One of the best ways to pay it back is to show them that their investment in you was a smart one that will pay dividends far into the future. You do this by making yourself not just a success, but also a shining example of the right way to do things. And you do the kind of things that make a difference – not just to you or simply in your life – but in the lives of those around you as well. When you get out of school and start working, you’ll quickly see that it’s not just about making a living (although that’s important), it’s about making a life that’s complete and meaningful.
And it’s also important to pay it forward. Everything – even today – isn’t simply about you – it’s about what you can do to help others – to give more to the world than you expect to get – to leave something behind each time you advance – and to help those who will come after you. You want to set a great example and set the bar high and you want to shoot for the stars. It’s not the easiest way to go, but it’s the one that’s the most important and the most worthwhile in the long run.
Now let’s talk a little bit about the entrepreneurs who are the rock stars of today. Although I’ve been the president of two different colleges and the CEO of a dozen businesses, I think of myself mainly as an entrepreneur. My Mother used to say that being an entrepreneur wasn’t a profession; it was a condition. And I myself think of it as a passionate disease.
People become entrepreneurs, not because they want to, but because they have to. They fall in love with the idea of making something new and important. They’re basically agents of change who discover things that need to be made better and they set out to transform their wild dreams and crazy ideas into concrete realities. Entrepreneurs are creating the new jobs and roles that will define the digital and global economy of the future.
And while each of you won't necessarily have that job title in the future, every one of you will need to be entrepreneurial - to have the attitudes, the tools, and the skills that every successful entrepreneur quickly develops and then spends a lifetime of hard work sharpening.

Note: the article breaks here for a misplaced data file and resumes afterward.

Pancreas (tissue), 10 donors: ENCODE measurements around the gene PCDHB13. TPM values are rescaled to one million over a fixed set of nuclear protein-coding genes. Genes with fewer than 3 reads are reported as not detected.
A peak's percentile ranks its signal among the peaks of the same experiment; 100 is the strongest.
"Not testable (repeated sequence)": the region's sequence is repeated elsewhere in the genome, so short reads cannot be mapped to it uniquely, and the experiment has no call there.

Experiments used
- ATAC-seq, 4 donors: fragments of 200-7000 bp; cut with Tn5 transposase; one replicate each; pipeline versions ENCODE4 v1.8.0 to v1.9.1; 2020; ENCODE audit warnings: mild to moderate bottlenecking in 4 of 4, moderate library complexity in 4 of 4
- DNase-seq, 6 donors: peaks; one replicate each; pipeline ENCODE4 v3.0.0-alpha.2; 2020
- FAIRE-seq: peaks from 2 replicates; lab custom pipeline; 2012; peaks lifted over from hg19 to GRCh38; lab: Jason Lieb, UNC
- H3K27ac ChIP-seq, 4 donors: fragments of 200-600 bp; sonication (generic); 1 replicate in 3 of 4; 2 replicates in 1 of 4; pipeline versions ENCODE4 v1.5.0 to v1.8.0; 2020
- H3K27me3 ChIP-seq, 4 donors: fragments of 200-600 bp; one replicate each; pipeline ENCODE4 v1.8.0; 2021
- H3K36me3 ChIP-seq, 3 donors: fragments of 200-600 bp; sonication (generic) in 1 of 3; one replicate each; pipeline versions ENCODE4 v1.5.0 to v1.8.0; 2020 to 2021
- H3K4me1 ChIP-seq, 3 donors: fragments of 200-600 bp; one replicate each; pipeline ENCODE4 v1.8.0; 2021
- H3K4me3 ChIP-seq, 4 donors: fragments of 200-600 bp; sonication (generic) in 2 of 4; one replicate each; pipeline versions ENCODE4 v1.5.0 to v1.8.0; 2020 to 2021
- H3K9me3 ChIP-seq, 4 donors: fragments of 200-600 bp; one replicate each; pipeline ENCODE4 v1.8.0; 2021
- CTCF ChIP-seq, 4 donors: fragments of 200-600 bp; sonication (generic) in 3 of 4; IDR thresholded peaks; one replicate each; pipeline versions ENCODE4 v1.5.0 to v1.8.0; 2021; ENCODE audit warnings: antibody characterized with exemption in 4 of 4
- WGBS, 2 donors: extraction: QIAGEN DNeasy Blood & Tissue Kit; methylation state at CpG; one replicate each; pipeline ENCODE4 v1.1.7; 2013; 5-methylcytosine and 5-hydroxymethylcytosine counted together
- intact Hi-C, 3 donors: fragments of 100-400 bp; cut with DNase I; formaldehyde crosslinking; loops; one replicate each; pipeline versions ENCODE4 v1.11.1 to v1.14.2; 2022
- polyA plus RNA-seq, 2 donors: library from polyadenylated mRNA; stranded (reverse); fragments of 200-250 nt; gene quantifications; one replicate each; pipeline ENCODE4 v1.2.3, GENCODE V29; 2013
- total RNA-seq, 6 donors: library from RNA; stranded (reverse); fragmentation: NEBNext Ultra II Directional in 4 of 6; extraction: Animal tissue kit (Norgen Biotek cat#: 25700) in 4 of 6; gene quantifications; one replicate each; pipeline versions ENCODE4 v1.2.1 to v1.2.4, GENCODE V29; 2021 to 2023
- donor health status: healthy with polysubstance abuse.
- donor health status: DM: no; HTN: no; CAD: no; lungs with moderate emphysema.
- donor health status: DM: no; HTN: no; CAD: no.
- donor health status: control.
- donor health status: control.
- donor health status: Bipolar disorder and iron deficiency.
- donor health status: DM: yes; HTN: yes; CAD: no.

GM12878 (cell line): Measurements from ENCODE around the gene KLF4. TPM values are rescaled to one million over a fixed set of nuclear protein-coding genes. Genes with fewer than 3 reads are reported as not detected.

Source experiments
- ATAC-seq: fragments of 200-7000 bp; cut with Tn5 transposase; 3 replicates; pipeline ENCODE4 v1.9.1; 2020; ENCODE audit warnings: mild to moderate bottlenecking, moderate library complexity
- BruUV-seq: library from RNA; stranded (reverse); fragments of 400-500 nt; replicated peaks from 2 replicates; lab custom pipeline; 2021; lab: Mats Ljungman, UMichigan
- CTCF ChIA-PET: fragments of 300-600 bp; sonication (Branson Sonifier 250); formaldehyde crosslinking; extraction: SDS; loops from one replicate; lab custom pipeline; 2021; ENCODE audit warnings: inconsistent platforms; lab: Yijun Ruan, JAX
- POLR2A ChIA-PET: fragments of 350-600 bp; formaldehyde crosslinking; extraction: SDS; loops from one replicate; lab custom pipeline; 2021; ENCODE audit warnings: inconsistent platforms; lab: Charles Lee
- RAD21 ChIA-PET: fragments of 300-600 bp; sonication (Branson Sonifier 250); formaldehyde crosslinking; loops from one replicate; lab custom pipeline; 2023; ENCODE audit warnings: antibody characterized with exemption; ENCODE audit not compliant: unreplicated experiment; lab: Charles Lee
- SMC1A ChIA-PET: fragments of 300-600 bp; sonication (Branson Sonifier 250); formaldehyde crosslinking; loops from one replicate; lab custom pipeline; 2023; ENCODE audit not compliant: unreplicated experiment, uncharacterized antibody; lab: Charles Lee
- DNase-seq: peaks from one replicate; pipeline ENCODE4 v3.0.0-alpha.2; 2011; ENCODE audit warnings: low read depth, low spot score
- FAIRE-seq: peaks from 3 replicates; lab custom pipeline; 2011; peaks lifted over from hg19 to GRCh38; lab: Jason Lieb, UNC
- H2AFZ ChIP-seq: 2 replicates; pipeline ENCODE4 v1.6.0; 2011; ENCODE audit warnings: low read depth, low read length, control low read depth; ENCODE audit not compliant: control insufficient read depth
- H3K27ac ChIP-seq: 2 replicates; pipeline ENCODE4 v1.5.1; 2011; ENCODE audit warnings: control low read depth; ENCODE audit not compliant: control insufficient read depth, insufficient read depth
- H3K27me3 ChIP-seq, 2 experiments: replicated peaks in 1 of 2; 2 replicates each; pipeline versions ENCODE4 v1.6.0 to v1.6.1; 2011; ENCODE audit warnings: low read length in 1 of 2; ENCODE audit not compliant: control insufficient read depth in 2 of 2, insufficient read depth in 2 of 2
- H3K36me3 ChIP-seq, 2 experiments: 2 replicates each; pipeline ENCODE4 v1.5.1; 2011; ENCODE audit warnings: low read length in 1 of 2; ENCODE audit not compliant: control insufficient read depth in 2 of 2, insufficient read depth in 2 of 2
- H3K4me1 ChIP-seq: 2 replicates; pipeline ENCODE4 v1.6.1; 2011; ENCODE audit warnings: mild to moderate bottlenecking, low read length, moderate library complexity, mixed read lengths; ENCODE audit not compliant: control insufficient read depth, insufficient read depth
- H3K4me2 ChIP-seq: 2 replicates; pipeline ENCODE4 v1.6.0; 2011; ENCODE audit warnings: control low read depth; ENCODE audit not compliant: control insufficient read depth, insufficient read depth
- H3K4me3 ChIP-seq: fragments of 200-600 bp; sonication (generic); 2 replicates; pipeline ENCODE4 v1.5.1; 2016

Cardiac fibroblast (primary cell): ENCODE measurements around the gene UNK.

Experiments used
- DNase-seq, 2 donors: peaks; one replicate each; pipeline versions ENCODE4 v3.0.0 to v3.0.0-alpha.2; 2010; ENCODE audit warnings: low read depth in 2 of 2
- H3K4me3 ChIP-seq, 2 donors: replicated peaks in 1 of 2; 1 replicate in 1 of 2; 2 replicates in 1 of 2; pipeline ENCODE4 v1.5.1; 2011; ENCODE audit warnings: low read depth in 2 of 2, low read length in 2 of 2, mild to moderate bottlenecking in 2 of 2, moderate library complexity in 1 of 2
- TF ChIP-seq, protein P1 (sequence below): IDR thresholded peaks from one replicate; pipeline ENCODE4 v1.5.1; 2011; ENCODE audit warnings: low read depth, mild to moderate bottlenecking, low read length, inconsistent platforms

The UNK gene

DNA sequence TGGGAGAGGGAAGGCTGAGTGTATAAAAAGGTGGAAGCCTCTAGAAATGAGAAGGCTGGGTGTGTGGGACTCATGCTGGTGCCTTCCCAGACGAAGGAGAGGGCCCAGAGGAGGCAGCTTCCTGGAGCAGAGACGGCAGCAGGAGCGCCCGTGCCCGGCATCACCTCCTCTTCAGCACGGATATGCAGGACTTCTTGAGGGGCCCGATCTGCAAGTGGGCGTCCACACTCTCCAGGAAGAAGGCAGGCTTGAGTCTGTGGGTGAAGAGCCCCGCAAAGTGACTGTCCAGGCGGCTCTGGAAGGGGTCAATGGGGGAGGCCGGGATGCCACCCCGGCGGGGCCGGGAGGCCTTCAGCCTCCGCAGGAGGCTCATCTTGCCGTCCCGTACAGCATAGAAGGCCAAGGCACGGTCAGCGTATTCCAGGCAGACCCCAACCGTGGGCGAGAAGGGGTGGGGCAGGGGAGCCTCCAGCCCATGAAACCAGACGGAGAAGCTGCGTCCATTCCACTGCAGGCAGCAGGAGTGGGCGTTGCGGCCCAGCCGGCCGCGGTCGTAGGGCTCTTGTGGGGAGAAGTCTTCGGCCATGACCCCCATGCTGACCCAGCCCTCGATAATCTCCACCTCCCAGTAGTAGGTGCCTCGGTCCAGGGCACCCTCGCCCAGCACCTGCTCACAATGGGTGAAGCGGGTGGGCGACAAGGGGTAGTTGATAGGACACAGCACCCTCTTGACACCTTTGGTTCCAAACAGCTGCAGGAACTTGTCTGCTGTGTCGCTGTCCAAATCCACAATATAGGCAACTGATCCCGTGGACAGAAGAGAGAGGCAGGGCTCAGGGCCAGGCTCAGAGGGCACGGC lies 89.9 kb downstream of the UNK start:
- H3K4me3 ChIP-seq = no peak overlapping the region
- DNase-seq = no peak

Entrepreneurs have many skills, but the most important one is how they manage the highs and lows in their journey and handle the constant tension between their dreams and their fears. You’re about to enter a new world, HIGH SCHOOL, a place that can be exciting and scary at the same time, and a place where everyone worries. It’s probably something they add to the drinking water. But worrying is like sitting in a rocking chair and furiously rocking back and forth. It gives you something to do, but it doesn’t get you anywhere.
Here’s what the best entrepreneurs do when they face major problems or challenges - instead of worrying – they get busy. They put their heads down; they buckle up; they work twice as hard as before; and they roll right over the obstacles. Obstacles are just those ugly little things that you see when you take your eye off the ball. Action always conquers even the most paralyzing fears. And in the end, your faith (especially in yourself) needs to be stronger than your fear.
And the other thing that great entrepreneurs do is make the right choices. Not all the time, but a lot more than most folks do. High school is about learning to focus on a few important things and forgetting about the rest. You’ll learn that the most important and impactful choices you make are the things you say “no” to.
It’s easy to say “yes” and be part of the crowd; but your education and your future aren’t a popularity contest – it’s your life in the making. Ultimately, our lives are determined by the sum of all the choices we make. Make good ones; make them by and for yourself; and make them about what’s right for you.
So that’s my story. We have great confidence in you. We believe in you. And, most importantly, we know that you will all make us proud.
God bless each and every one of you.